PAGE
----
Some code simply requires functionality that isn't defined by any standard, or at least any sufficiently popular one, and is therefore written separately for each operating system. An example of this is finding the current load average or other indication of system load. For most implementations of Un*x, this requires that a process have superuser powers, and that it go looking in special places in kernel memory for magic numbers. Exactly where to look in the kernel memory (usually /dev/kmem) is determined by the derivation of the source code—SYSV code looks in one place, and BSD code looks in another. On other operating systems, many various methods are used.
In Linux, the load average can be obtained by any process by simply reading the file /proc/loadavg--you can see it yourself at the command line by typing cat /proc/loadavg. Fortunately, this and many other special features like it are standard across all installations of Linux and fairly easy to use.
Unfortunately, there are a few problems you may run into that are not quite as tractable. The formats of some files, such as /etc/utmp, are not all well-defined under Linux. That is to say, standards do exist, but they appear to be interpreted differently on different platforms. This situation will hopefully improve over time, but right now, it appears to be difficult to write code which works on all Linux installations.
For now, I recommend having a reasonably standard Linux distribution yourself, and making your software work on your own computer, and then ask that users who have problems using your software contact you. Work it out for each individual case when they do, perhaps using #ifdef's, so that when you release a new copy of your software, it will work on more Linux installations. It will also allow your software to work on more non-Linux platforms. I also suggest getting the Linux Documentation Project man pages, which include man pages defining these formats if they did not come with your Linux distribution. Follow them in the best way you can, pointing out to the authors where and why they are not clear, and help re-write them if necessary to clarify them. With your help, these small problems can be resolved, in time.
In some cases, source code written on other operating systems makes assumptions that are true on the original operating system, but which are not true under Linux because some functionality has been fixed. An example is select(). When select() was first introduced, it was pointed out in the man page that the time parameter, which was passed to select by reference (& time), was not currently modified, but that in the future it might be modified to return the time remaining in the select. Programmers either never noticed or completely ignored this advice, and now that several operating systems, including Linux, do modify the time parameter, programs which depended on it not being modified are breaking.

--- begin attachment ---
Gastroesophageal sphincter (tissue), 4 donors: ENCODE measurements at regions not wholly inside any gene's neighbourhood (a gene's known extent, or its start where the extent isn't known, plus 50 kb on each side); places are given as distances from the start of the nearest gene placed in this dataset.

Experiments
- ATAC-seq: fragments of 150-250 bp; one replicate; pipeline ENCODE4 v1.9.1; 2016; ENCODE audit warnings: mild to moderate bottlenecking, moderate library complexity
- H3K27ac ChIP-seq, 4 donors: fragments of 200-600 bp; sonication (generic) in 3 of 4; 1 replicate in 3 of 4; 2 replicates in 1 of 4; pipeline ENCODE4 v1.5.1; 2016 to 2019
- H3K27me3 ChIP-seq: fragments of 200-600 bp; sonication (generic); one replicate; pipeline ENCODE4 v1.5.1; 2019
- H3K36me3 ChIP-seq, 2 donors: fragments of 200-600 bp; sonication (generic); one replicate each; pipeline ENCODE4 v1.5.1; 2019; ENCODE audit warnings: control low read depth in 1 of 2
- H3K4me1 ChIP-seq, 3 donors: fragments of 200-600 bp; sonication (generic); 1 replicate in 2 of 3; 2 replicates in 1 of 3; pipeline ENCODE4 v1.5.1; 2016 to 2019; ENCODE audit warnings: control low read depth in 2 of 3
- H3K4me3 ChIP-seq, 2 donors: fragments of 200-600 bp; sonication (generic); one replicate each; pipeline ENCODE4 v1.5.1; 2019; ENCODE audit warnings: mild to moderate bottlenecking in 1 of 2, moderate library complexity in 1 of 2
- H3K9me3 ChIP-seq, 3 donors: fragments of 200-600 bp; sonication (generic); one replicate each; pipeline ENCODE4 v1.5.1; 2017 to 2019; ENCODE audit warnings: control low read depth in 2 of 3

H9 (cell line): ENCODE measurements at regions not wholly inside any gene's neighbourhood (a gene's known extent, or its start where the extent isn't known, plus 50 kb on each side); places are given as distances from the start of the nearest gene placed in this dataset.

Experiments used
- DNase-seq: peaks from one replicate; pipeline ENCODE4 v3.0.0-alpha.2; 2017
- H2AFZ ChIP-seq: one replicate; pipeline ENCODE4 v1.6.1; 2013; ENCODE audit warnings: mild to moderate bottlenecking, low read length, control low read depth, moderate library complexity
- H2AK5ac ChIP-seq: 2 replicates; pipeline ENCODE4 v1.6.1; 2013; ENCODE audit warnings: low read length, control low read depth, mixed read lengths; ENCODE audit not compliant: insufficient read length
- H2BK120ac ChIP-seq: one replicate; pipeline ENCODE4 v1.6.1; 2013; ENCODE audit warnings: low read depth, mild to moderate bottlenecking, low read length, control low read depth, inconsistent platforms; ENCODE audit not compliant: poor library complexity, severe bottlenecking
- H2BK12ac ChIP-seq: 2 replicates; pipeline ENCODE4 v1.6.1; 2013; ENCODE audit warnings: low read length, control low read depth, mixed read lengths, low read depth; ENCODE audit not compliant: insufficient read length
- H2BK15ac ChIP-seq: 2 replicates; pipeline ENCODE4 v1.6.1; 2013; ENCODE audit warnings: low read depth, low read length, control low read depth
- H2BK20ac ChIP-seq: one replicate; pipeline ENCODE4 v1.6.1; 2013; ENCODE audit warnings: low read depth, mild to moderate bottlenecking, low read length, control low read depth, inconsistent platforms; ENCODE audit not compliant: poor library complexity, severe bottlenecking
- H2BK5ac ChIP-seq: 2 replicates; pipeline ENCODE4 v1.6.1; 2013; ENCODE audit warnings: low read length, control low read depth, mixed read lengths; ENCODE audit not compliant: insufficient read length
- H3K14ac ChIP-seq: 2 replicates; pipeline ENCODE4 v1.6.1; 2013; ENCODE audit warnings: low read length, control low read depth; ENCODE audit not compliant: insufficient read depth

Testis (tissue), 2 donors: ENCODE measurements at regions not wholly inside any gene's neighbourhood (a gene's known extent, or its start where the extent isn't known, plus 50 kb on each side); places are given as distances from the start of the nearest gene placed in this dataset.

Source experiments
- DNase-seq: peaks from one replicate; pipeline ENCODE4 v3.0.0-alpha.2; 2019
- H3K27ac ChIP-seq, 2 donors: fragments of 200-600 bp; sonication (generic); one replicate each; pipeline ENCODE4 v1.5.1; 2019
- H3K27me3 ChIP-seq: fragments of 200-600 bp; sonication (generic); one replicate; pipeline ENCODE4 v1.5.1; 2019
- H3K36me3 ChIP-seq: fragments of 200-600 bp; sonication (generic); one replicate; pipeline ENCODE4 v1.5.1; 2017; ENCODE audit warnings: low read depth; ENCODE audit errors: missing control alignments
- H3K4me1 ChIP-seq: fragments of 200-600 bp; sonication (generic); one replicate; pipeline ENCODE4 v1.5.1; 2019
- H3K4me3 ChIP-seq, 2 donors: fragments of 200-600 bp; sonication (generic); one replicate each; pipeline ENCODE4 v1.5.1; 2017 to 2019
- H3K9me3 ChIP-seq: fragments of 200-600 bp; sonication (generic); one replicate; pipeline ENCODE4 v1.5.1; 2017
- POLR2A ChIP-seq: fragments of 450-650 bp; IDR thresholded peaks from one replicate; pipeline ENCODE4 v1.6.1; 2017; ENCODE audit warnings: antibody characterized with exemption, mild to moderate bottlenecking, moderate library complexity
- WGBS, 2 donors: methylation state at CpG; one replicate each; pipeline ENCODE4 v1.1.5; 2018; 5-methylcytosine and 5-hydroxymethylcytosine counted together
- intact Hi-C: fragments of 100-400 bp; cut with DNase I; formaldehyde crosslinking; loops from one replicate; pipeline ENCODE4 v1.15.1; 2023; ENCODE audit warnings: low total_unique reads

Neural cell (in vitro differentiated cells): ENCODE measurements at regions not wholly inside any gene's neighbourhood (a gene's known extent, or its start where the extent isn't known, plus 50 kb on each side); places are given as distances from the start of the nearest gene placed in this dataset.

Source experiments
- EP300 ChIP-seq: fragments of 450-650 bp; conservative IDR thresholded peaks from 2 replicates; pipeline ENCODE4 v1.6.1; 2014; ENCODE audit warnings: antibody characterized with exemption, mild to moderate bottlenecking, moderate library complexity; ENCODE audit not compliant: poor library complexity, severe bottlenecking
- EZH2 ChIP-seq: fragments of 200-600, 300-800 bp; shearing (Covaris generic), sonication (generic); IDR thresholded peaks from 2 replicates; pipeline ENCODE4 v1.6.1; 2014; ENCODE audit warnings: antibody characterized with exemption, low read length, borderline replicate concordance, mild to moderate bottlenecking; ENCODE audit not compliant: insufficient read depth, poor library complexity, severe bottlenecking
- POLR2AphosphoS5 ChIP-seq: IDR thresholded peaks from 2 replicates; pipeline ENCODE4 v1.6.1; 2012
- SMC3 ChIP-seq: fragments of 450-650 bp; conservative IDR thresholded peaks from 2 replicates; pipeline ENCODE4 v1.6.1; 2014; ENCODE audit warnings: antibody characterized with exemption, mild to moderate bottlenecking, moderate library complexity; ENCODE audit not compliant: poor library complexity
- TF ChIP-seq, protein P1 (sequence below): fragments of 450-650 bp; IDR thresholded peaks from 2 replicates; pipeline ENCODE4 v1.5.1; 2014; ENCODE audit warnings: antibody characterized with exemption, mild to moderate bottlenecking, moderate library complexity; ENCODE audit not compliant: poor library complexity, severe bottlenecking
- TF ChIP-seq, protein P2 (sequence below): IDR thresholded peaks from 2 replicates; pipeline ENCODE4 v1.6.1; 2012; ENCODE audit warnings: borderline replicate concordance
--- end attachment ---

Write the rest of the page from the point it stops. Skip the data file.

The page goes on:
As a result, at regular intervals (about once a month, I think), someone posts to the newsgroup comp.os.linux.misc, saying: “The Linux select() call is broken!” even though the Linux manual pages and the Linux GCC FAQ carefully explain the situation. Operating systems keep being improved, but one thing never changes: some people will alway refuse to read the documentation.....
Some code blindly assumes that signals like SIGBUS and SIGEMT are defined, even though there is no guarantee (under POSIX) that these signals will exist on a platform. This type of code is easily fixed—simply wrap code referring to the offending signal in #ifdef SIGNAME, so that it is only included on operating systems that define that signal. Alternately, you can re-define the signals to SIGUNUSED, by adding -DSIGFOO=SIGUNUSED to the CFLAGS line in the Makefile.
Many programmers have ignored warnings not to make any assumptions about the FILE structure, and have dereferenced members of the FILE structure at will. Ignoring for the moment the argument that the original standard I/O should have included macros or functions to access those members, this causes problems under Linux, because standard I/O under Linux is based on C++ iostream library, and therefore has completely different structure members. As an example, while porting GNU Emacs 19.xx to Linux, I found that emacs wants to know how many characters are left in the stdio buffering, and the default behavior was to look at (FILE)->_ptr - (FILE)-<_base, which don't exist under Linux. Fortunately, this was done with a macro which is defined in the Emacs source, called PENDING\_OUTPUT\_COUNT, which I was able to define in the Linux-specific file linux.h as (FILE)->\_pptr - (FILE)->\_pbase.
Also, it appears that the standard libraries of many operating systems define a symbol called sys_siglist, but do not declare it. Since it is declared in the Linux header files, you simply need to comment out any extra declaration of sys_siglist in the source for the program. This is true of several other features as well: sys_siglistis only an example.
|diff -u: What's New in Kernel Development||Sep 04, 2015|
|Android Candy: Copay—the Next-Generation Bitcoin Wallet||Sep 03, 2015|
|The True Internet of Things||Sep 02, 2015|
|September 2015 Issue of Linux Journal: HOW-TOs||Sep 01, 2015|
|September 2015 Video Preview||Sep 01, 2015|
|Using tshark to Watch and Inspect Network Traffic||Aug 31, 2015|
- diff -u: What's New in Kernel Development
- Using tshark to Watch and Inspect Network Traffic
- Problems with Ubuntu's Software Center and How Canonical Plans to Fix Them
- The True Internet of Things
- September 2015 Issue of Linux Journal: HOW-TOs
- Firefox Security Exploit Targets Linux Users and Web Developers
- Concerning Containers' Connections: on Docker Networking
- Android Candy: Copay—the Next-Generation Bitcoin Wallet
- Where's That Pesky Hidden Word?
- A Project to Guarantee Better Security for Open-Source Projects